Irlen / Colored Lenses
What are Irlen Lenses?
The term Scotopic Sensitivity Syndrome (SSS), also known as Irlen Syndrome, was introduced by Helen Irlen, M.A., to describe a perceptual dysfunction related to “subjective difficulties with light, luminance, intensity, wavelength, and color contrast.” Essentially this means difficulty processing color and contrast changes such as black print on a white background. Irlen claims approximately 50% of the reading disability and dyslexic populations have this syndrome. According to Irlen, individuals with this condition must use more effort and energy when reading because they are inefficient readers who see the printed page differently from the good reader. She suggests a large number of these individuals can be successfully treated using tinted lenses called “Irlen Lenses.”
Irlen Syndrome or a Functional Visual Issue?
Optometrists have brought up a number of concerns about patients that are considered candidates for Irlen Syndrome. The first issue centers around the screening method used for diagnosis to determine symptoms. Results are remarkably similar to symptoms associated with a binocular vision (eye teaming), accommodative (eye focusing), and ocular motility (eye coordination) disorder as defined by the COVD Quality of Life Questionnaire. Reading symptoms associated with both Irlen Syndrome and a functional visual issue include: headaches, eyestrain, excessive blinking & rubbing of the eyes, squinting, fluctuating blur, intermittent double vision, movement of words on a page, loss of place, skipping and re-reading lines.
A study performed by Scheiman, OD et al. reported 95% of subjects identified as good candidates for Irlen filters had identifiable visual issues. However, Irlen Syndrome is described by Irlen advocates as a diagnosis unrelated to any visual issue. Attempts have been made to direct Irlen candidates to an eye examination prior to Irlen diagnostic testing. The study by Scheiman, OD et al investigated this and found 57% of their subjects had some form of eye care and were told their vision is “normal” in spite of binocular vision (eye teaming), accommodative (eye focusing), and ocular motility (eye coordination) issues being present. This is where a referral to an appropriate vision care provider is important. Unfortunately some eye care professionals are not including binocular, accommodative and oculomotor testing into their eye examination and without testing for these visual issues, individuals will not receive the necessary vision therapy to address their problems.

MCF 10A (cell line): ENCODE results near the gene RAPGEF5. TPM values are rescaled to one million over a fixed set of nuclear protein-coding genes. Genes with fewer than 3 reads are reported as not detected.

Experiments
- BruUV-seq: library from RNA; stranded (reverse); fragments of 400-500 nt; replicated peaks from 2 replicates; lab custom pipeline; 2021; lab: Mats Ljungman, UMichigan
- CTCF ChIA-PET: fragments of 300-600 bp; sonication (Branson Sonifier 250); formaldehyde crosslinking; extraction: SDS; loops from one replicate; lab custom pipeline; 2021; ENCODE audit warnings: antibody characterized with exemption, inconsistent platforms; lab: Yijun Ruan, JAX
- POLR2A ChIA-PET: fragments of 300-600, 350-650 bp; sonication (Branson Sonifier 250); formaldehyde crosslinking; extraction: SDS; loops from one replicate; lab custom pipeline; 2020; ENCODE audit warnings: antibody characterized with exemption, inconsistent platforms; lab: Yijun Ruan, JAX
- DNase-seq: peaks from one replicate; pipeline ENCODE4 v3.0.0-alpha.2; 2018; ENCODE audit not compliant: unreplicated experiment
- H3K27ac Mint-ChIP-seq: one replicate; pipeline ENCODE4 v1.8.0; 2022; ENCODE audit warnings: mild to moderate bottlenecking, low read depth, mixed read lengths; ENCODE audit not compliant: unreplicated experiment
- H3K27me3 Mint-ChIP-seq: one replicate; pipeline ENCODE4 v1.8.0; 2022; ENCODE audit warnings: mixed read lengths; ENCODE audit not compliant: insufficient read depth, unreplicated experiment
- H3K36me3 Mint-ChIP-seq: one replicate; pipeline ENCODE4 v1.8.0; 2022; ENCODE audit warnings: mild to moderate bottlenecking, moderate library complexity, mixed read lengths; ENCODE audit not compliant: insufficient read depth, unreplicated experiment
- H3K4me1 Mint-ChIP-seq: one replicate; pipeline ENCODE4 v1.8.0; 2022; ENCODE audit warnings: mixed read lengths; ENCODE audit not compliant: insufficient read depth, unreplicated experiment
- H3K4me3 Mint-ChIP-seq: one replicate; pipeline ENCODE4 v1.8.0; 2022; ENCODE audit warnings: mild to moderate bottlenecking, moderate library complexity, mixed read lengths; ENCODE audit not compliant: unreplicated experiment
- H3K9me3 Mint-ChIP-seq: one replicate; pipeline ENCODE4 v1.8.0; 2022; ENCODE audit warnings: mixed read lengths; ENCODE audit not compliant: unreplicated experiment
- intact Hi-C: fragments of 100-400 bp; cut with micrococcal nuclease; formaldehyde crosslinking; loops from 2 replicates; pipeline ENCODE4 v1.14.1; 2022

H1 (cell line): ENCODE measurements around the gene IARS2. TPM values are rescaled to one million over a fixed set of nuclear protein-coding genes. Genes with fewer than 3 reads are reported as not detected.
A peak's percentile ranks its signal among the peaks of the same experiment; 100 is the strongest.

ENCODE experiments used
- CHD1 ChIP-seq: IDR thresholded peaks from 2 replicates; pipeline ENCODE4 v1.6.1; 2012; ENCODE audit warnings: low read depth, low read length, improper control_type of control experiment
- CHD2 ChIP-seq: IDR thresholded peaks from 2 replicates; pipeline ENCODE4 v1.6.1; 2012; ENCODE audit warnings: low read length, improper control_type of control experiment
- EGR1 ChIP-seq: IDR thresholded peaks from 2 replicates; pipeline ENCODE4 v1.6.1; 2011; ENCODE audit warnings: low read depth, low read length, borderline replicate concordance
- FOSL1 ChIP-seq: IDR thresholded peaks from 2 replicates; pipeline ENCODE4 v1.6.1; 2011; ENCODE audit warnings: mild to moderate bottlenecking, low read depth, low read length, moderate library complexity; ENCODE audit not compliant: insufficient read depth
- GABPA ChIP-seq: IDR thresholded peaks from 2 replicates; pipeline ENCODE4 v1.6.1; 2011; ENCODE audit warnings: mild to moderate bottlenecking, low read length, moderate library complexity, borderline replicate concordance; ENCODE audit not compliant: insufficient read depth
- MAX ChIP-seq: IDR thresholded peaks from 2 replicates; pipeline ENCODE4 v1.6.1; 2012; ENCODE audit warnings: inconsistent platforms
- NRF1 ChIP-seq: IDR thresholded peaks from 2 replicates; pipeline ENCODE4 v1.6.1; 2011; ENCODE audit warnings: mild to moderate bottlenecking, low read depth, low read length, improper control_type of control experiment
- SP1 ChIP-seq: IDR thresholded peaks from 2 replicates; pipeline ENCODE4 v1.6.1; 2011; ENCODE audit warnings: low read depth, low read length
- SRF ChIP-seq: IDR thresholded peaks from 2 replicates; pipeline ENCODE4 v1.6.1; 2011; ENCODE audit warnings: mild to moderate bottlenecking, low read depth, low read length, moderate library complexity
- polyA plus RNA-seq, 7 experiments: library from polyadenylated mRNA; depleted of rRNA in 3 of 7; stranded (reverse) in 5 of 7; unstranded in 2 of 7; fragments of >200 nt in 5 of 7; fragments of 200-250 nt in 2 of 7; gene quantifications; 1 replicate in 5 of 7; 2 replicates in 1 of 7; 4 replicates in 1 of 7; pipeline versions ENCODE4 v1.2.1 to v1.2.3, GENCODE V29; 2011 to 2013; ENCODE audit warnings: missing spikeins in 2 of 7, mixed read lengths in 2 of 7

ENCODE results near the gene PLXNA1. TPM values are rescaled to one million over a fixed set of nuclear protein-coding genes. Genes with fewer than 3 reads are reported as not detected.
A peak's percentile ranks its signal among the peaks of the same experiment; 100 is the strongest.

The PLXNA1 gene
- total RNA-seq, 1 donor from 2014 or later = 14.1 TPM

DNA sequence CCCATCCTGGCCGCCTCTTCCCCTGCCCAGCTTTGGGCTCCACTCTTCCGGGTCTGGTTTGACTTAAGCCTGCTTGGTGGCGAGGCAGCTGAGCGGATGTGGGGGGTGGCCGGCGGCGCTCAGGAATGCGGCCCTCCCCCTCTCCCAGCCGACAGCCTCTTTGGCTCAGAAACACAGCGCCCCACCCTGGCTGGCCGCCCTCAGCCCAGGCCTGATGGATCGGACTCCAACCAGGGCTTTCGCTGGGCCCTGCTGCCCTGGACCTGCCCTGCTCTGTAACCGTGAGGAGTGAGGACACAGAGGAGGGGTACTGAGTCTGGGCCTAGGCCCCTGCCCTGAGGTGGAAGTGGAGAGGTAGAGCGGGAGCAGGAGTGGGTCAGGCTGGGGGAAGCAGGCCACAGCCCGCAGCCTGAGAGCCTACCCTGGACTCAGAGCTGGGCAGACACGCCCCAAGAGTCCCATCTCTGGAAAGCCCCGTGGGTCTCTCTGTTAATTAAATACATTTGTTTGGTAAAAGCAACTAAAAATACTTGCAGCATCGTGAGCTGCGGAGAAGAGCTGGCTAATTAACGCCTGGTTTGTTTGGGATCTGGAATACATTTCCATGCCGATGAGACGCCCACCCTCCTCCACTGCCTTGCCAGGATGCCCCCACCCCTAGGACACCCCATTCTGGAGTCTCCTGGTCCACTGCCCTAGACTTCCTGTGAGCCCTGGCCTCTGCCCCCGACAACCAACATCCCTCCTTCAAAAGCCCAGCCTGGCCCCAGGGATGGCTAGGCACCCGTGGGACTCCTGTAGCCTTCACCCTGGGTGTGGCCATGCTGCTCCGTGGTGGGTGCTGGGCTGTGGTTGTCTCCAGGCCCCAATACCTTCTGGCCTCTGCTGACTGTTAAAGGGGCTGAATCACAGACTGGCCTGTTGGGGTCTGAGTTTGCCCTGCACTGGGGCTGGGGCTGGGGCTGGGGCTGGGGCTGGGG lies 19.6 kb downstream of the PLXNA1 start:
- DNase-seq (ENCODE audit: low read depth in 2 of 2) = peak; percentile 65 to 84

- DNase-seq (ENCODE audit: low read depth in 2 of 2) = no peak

The Need for a Functional / Binocular Vision Examination and Vision Therapy
From this research it’s evident many individuals with undiagnosed functional-based visual issues are seeking treatment with Irlen filters. These patients need a proper binocular vision examination to rule out visual issues that are likely interfering with school and life. Another study by Blaskey, Scheiman, et al identified all subjects in the Irlen filter subject group reported a reduction in symptoms and improved comfort, however they still had “clinically significant vision anomalies after treatment with Irlen filters.”
This study also included subjects treated with Vision Therapy and found significant overall improvements to the extent that those who were previously determined as a candidate for Irlen lenses (by Irlen survey), then scored below the level where they would be considered a candidate.
Another interesting finding reported was a combination of Irlen filters after successful Vision Therapy resulted in additional benefits. The reason for this remains uncertain, but this details the importance of collaboration among health care professionals ensuring the child/patient receives the best care possible.
How our Examinations are Different
At Nebraska Visual Integration Center we see patients for a myriad of functional-based visual issues. These visual issues are often not identified during a routine or general eye examination. A general eye examination will typically consist of an assessment of eye health and eye sight. These are two very important aspects of vision care, but further testing is needed to determine performance of the visual system and how it can impact classroom performance. Deficits in binocular (eye teaming), accommodation (eye focusing), and oculomotor coordination (eye control) must be identified. At our office we are dedicated to providing the best functional vision care to allow each patient to perform at their maximum potential in school, work, and life.
How Can we Help?
Please contact our Omaha Vision Therapy office at (402) 502-0043 or email: [email protected] with any questions. More information can be found at our Website and Facebook. We’d be happy to explain how our process of vision care is different and how we can help you / your child.